Drawing upon findings from a national survey of U.S. public libraries, this paper examines trends in Internet and public computing access in public libraries across states from 2004 to 2006. Based on library-supplied information about levels and types of Internet and public computing access, the authors offer insights into the network-based content and services that public libraries provide. Examining data from 2004 to 2006 reveals trends and accomplishments in certain states and geographic regions. This paper details and discusses the data, identifies and analyzes issues related to Internet access, and suggests areas for future research.
This article presents findings from the 2004 and 2006 Public Libraries and the Internet studies detailing the different levels of Internet access available in public libraries in different states. (1) At this point, 98.9 percent of public library branches are connected to the Internet and 98.4 percent of connected public library branches offer public Internet access. (2) However, the types of access and the quality of access available are not uniformly distributed among libraries or among the libraries in various states.
While the data at the national level paint a portrait of the Internet and public computing access provided by public libraries overall, studies of these differences among the states can help reveal successes and lessons that may help libraries in other states to increase their levels of access. The need to continue to increase the levels and quality of Internet and public computing access in public libraries is not an abstract problem. The services and content available on the Internet continue to require greater bandwidth and computing capacity, so public libraries must address ever-increasing technological demands on the Internet and computing access that they provide. (3)
Public libraries are also facing increased external pressure on their Internet and computing access. As patrons have come to rely on the availability of Internet and computing access in public libraries, so too have government agencies. Many federal, state, and local government agencies now rely on public libraries to facilitate citizens' access to e-government services, such as applying for the federal prescription drug plans, filing taxes, and many other interactions with the government. (4) Further, public libraries also face increased demands to supply public access computing in times of natural disasters, such as the major hurricanes of 2004 and 2005. (5) As a result, both patrons and government agencies depend on the Internet and computing access provided by public libraries, and each group has different, but interrelated, expectations of what kinds of access public libraries should provide. However, the data indicate that public libraries are at capacity in meeting some of these expectations, while some libraries lack the funding, technology-support capacity, space, and infrastructure (e.g., power, cabling) to reach the expectations of each respective group.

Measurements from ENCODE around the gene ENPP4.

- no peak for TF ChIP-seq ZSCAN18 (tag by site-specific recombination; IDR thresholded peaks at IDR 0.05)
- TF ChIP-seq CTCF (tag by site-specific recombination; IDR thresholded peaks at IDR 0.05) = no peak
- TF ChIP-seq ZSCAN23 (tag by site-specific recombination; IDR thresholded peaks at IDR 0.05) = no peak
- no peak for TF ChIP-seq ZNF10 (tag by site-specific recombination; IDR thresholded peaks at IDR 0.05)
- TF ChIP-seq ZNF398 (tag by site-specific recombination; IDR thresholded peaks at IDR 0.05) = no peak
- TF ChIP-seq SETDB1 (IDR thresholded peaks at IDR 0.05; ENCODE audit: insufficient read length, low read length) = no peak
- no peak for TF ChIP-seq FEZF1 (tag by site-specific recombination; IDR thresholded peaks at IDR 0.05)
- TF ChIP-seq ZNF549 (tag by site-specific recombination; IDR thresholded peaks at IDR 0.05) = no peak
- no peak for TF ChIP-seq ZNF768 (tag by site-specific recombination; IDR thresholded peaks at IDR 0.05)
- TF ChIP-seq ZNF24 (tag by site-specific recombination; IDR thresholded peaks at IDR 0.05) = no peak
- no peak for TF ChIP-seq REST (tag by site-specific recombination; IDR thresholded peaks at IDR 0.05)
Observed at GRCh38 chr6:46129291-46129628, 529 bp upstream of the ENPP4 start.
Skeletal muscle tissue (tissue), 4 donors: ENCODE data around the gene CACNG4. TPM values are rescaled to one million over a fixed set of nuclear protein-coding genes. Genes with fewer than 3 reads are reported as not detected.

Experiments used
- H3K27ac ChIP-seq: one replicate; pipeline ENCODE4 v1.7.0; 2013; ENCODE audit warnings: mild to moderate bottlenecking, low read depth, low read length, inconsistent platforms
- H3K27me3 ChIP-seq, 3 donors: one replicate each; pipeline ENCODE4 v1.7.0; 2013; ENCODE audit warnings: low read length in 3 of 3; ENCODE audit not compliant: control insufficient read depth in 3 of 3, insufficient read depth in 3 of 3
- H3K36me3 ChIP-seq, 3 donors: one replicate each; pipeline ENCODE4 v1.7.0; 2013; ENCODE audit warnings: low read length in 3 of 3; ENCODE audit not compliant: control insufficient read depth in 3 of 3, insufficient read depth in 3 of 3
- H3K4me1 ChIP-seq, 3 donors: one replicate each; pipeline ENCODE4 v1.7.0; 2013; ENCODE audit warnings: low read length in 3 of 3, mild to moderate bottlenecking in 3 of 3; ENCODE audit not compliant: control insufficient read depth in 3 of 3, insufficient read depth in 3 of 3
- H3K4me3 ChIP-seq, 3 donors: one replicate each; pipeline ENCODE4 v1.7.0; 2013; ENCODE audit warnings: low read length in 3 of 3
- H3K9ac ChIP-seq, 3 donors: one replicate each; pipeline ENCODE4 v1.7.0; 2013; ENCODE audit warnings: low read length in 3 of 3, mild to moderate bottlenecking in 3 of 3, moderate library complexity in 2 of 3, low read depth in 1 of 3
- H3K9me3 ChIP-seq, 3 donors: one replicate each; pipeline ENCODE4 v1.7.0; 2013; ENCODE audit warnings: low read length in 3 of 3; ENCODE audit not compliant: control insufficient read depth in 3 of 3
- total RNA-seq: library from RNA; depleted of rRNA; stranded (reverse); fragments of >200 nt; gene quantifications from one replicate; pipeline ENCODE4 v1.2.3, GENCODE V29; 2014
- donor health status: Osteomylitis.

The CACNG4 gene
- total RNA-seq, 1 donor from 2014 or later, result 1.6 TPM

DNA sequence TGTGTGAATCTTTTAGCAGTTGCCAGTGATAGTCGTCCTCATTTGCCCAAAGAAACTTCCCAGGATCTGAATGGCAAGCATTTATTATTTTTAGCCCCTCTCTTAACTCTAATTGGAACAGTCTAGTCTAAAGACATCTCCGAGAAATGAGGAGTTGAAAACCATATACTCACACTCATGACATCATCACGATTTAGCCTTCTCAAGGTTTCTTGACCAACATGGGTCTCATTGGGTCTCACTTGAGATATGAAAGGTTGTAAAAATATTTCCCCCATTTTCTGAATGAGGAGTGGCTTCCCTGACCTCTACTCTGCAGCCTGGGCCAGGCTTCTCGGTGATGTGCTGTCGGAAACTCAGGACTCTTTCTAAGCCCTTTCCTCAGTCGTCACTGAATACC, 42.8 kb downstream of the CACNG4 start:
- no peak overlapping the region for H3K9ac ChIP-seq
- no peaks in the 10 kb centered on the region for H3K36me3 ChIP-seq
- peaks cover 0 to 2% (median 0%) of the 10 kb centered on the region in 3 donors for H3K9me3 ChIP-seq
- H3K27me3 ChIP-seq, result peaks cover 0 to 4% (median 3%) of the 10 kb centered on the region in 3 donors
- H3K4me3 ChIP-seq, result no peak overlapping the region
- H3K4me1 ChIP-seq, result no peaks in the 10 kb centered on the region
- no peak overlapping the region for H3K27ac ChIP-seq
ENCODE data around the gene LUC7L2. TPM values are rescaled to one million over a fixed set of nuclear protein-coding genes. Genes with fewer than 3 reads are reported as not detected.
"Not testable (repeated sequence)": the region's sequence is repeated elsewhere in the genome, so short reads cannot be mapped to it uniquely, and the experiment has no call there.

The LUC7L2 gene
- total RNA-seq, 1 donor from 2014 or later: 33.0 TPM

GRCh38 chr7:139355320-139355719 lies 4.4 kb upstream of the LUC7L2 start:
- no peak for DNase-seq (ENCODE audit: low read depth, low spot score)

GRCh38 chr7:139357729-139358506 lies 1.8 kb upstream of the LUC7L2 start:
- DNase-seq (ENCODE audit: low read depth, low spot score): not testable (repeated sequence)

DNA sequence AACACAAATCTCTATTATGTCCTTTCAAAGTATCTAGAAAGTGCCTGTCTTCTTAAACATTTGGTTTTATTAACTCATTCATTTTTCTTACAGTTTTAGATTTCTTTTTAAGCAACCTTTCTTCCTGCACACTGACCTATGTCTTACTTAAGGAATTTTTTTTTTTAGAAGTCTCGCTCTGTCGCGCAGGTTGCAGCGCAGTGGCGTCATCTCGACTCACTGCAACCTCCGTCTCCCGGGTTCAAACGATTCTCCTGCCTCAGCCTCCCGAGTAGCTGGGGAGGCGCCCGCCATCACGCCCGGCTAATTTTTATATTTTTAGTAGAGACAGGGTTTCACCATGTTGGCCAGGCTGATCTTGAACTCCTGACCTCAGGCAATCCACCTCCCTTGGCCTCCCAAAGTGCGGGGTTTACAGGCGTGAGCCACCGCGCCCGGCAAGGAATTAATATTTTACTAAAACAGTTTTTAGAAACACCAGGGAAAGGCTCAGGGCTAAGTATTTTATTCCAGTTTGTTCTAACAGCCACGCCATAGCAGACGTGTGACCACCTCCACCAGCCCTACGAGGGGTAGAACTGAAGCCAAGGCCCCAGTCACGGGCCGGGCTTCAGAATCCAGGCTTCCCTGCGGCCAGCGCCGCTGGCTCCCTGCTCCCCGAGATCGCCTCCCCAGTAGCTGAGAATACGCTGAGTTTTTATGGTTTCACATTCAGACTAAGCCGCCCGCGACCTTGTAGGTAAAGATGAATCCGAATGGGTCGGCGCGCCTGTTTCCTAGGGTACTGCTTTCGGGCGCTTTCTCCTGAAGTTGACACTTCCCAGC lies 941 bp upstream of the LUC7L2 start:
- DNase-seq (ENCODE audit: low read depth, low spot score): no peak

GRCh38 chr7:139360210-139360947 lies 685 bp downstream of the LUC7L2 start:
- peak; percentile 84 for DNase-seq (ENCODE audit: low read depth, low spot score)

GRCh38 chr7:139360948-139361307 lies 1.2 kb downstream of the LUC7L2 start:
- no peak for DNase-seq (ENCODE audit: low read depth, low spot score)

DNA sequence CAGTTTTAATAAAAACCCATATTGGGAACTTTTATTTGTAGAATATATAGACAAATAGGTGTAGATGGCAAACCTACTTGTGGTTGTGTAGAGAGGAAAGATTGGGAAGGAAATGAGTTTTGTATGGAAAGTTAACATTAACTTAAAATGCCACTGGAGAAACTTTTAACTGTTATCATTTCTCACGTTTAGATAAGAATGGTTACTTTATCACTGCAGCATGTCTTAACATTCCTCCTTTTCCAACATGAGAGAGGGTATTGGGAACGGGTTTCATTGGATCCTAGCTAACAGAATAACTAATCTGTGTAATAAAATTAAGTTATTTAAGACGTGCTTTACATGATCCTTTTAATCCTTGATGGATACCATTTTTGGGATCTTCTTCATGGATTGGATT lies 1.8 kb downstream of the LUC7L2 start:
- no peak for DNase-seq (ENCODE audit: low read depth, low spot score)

As public libraries (and the Internet and public computing access they provide) continue to fill more social roles and expectations, a range of new ideas and strategies can be considered by public libraries to identify successful methods for providing access that is high quality and sufficient to meet the needs of patrons and community. The goals of the Public Libraries and the Internet studies have been to help provide an understanding of the issues and needs of libraries associated with providing Internet-based services and resources.
The 2006 Public Libraries and the Internet study employed a Web-based survey approach to gather both quantitative and qualitative data from a sample of the 16,457 public library outlets in the United States. (6) A sample was drawn to accurately represent metropolitan status (roughly equating to their designation of urban, suburban, or rural libraries), poverty levels (as derived through census data), state libraries, and the national picture, producing a sample of 6,979 public library outlets. …